FRED simulates the spread of infectious disease through an artificial population that accurately represents the demographic and geographic distributions in a given city or state, including realistic household, school, and workplace social contact patterns. Each simulation begins with the infection of a few people in the area, and as people interact in households, neighborhoods, schools, and workplaces, the disease may be transmitted from an infectious person to a susceptible person. Simulations are available for every state and county in the United States, and for selected international locations.
More details about the FRED system can be found in our published papers, cited below. Additional publications related to the FRED system can be found on our main publications page.
Grefenstette JJ, Brown ST, Rosenfeld R, Depasse J, Stone NT, Cooley PC, Wheaton WD, Fyshe A,
Galloway DD, Sriram A, Guclu H, Abraham T, Burke DS. FRED (A Framework for Reconstructing
Epidemic Dynamics): An open-source software system for modeling infectious diseases and
control strategies using census-based populations. BMC Public Health, 2013 Oct;13(1),
940. doi: 10.1186/1471-2458-13-940. PubMed PMID:
Liu F, Enanoria WT, Zipprich J, Blumberg S, Harriman K, Ackley SF, Wheaton WD, Allpress JL, Porco TC. The role of vaccination coverage, individual behaviors, and the public health response in the control of measles epidemics: an agent-based simulation for California. BMC Public Health. 2015 May 1;15(1):447. [Epub ahead of print] PubMed PMID: 25928152.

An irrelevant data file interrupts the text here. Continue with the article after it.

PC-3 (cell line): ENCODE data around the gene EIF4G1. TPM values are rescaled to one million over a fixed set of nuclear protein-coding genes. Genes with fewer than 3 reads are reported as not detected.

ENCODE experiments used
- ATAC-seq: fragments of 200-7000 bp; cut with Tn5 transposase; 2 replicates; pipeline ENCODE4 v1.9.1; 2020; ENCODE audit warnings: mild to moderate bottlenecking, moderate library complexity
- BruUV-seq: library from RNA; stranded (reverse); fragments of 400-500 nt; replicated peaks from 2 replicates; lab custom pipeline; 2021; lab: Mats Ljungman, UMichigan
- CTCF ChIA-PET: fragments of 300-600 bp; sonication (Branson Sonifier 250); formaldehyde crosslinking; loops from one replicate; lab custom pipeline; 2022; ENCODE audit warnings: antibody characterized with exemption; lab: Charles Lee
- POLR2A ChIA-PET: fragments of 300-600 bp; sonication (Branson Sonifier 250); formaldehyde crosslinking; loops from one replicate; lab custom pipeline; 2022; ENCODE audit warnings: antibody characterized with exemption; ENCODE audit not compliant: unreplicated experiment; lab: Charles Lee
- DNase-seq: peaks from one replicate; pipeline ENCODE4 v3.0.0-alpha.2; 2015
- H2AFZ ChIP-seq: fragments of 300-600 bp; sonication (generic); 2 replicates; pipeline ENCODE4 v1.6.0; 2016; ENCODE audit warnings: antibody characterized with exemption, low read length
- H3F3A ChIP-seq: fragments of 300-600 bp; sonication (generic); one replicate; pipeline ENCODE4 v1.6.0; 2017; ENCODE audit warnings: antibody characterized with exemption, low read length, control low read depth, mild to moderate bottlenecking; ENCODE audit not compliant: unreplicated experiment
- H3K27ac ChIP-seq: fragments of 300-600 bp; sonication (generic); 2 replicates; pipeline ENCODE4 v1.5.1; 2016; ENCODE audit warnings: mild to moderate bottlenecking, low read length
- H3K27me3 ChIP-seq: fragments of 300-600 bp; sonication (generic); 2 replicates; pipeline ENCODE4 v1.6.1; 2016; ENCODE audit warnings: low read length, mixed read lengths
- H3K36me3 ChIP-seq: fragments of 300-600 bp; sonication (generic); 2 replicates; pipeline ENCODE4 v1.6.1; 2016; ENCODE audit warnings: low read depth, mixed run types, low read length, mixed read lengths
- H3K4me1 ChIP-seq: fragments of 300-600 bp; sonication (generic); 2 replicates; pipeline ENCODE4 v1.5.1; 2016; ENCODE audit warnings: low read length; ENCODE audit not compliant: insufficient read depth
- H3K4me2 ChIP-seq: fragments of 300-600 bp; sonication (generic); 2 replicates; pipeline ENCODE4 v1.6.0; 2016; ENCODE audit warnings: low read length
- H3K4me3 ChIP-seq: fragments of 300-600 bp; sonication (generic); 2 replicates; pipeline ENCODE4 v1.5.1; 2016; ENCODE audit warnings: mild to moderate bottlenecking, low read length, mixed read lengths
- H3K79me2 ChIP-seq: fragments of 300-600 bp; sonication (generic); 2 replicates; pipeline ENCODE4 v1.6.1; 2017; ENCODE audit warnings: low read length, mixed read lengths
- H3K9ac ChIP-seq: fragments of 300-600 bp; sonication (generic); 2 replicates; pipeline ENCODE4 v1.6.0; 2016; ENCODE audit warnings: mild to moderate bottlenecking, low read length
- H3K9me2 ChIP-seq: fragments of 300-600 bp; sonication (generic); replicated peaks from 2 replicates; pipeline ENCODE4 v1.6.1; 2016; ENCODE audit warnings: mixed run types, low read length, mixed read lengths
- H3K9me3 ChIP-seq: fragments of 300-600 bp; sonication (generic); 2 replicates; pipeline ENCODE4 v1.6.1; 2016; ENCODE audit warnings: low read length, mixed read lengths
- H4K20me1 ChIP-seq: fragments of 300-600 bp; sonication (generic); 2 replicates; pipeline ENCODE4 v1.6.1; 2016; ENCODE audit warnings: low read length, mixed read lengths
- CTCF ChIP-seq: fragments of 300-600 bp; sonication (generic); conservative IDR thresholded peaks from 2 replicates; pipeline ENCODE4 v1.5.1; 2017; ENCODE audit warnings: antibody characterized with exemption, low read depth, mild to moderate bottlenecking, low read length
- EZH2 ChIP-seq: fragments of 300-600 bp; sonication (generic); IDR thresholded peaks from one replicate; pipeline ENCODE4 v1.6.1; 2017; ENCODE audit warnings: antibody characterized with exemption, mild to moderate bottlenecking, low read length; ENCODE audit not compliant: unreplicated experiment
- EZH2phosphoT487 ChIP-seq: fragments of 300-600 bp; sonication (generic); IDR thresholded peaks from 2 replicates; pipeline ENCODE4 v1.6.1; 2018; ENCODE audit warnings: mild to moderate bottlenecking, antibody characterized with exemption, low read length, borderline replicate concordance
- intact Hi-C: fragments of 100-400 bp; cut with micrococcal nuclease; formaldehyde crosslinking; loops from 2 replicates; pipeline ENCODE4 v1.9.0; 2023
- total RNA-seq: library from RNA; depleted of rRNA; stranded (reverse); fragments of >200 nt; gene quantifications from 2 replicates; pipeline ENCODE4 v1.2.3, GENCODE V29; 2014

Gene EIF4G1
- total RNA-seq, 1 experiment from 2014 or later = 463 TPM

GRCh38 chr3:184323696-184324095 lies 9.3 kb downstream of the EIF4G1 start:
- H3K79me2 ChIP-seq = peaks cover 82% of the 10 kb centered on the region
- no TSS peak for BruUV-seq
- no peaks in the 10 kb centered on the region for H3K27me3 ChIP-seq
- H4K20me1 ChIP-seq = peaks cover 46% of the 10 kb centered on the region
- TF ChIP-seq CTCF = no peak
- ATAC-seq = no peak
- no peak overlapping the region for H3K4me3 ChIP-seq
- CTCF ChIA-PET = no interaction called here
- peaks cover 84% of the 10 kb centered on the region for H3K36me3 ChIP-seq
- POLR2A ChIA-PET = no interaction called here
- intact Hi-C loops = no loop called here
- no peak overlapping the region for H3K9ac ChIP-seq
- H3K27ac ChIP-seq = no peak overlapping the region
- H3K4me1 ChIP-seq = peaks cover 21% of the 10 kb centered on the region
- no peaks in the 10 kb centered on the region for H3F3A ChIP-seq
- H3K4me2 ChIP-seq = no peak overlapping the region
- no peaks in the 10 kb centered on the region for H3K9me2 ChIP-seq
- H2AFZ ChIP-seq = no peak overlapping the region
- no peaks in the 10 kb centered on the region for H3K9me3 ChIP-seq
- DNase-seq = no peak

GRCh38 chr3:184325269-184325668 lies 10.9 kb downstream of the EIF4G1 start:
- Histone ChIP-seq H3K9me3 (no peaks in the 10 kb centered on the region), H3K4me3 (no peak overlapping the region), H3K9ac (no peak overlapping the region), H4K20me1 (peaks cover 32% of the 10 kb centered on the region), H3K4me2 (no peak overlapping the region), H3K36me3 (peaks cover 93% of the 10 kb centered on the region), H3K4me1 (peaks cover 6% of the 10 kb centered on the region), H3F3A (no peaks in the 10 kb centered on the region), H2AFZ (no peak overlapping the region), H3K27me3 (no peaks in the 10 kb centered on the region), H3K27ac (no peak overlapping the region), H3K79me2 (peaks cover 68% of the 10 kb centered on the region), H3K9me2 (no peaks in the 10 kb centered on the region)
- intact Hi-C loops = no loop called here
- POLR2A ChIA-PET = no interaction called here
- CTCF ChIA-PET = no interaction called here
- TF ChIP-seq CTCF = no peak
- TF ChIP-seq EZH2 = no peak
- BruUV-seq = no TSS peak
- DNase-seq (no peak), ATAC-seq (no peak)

Lukens S, DePasse J, Rosenfeld R, Ghedin E, Mochan E, Brown ST, Grefenstette J, Burke DS, Swigon D, Clermont G. A large-scale immuno-epidemiological simulation of influenza A epidemics. BMC Public Health. 2014 Sep 29;14:1019. doi: 10.1186/1471-2458-14-1019. PubMed PMID: 25266818; PubMed Central PMCID: PMC4194421.
Kumar S, Grefenstette JJ, Galloway DD, Albert SM, and Burke DS. Policies to reduce influenza in the workplace: Impact assessments using an agent-based model. Am J Public Health, 2013 Aug;103(8):1406-11. doi: 10.2105/AJPH.2013.301269. Epub 2013 Jun 13. PubMed PMID: 23763426. Publication data.